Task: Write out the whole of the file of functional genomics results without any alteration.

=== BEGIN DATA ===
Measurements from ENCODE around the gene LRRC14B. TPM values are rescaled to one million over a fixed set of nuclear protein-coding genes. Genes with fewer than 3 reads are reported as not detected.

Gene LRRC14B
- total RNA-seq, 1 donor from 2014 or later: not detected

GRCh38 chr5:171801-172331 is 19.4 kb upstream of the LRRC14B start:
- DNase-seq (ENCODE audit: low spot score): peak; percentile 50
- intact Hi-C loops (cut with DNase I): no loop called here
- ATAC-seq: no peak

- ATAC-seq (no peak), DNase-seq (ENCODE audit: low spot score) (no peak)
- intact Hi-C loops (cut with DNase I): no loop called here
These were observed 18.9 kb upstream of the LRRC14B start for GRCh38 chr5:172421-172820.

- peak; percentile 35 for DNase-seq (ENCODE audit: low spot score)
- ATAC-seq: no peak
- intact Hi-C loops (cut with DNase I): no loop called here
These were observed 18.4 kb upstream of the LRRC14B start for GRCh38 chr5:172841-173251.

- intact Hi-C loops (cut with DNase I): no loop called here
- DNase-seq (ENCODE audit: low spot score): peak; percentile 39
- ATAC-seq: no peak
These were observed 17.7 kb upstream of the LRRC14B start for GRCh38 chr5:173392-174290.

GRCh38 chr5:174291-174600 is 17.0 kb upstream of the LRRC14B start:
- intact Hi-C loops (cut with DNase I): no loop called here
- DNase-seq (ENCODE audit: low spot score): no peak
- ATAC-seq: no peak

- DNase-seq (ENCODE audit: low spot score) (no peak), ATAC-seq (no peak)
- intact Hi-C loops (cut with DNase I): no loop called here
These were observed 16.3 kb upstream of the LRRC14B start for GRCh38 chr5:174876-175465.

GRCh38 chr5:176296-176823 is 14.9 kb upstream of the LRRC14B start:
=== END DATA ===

Measurements from ENCODE around the gene LRRC14B. TPM values are rescaled to one million over a fixed set of nuclear protein-coding genes. Genes with fewer than 3 reads are reported as not detected.

Gene LRRC14B
- total RNA-seq, 1 donor from 2014 or later: not detected

GRCh38 chr5:171801-172331 is 19.4 kb upstream of the LRRC14B start:
- DNase-seq (ENCODE audit: low spot score): peak; percentile 50
- intact Hi-C loops (cut with DNase I): no loop called here
- ATAC-seq: no peak

- ATAC-seq (no peak), DNase-seq (ENCODE audit: low spot score) (no peak)
- intact Hi-C loops (cut with DNase I): no loop called here
These were observed 18.9 kb upstream of the LRRC14B start for GRCh38 chr5:172421-172820.

- peak; percentile 35 for DNase-seq (ENCODE audit: low spot score)
- ATAC-seq: no peak
- intact Hi-C loops (cut with DNase I): no loop called here
These were observed 18.4 kb upstream of the LRRC14B start for GRCh38 chr5:172841-173251.

- intact Hi-C loops (cut with DNase I): no loop called here
- DNase-seq (ENCODE audit: low spot score): peak; percentile 39
- ATAC-seq: no peak
These were observed 17.7 kb upstream of the LRRC14B start for GRCh38 chr5:173392-174290.

GRCh38 chr5:174291-174600 is 17.0 kb upstream of the LRRC14B start:
- intact Hi-C loops (cut with DNase I): no loop called here
- DNase-seq (ENCODE audit: low spot score): no peak
- ATAC-seq: no peak

- DNase-seq (ENCODE audit: low spot score) (no peak), ATAC-seq (no peak)
- intact Hi-C loops (cut with DNase I): no loop called here
These were observed 16.3 kb upstream of the LRRC14B start for GRCh38 chr5:174876-175465.

GRCh38 chr5:176296-176823 is 14.9 kb upstream of the LRRC14B start: